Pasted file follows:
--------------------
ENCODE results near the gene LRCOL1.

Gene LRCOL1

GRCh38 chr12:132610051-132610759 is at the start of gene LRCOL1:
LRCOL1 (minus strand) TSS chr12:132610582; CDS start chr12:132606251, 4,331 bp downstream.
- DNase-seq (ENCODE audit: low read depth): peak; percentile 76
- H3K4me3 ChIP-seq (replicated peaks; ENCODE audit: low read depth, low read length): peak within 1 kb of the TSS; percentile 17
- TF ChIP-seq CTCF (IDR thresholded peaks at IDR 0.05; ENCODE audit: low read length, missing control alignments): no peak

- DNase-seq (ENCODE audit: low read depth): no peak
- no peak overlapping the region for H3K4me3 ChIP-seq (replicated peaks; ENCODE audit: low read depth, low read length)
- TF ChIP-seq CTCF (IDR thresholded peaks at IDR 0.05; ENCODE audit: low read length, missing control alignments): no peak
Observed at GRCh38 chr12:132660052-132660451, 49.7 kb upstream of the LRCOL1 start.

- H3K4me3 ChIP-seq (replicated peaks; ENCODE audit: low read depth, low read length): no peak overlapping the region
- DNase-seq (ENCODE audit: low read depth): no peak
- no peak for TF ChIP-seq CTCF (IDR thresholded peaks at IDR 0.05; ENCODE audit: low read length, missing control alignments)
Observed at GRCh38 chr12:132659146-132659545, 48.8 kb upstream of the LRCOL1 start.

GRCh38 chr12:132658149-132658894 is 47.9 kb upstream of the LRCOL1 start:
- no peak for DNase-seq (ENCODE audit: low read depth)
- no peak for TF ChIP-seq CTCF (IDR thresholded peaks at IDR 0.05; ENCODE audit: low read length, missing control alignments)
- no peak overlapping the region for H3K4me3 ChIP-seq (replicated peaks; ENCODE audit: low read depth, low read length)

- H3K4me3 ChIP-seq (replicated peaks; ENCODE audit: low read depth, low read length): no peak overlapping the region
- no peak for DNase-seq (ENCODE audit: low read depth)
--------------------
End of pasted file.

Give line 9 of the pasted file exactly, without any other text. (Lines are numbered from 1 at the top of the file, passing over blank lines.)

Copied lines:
- no peak overlapping the region for H3K4me3 ChIP-seq (replicated peaks; ENCODE audit: low read depth, low read length)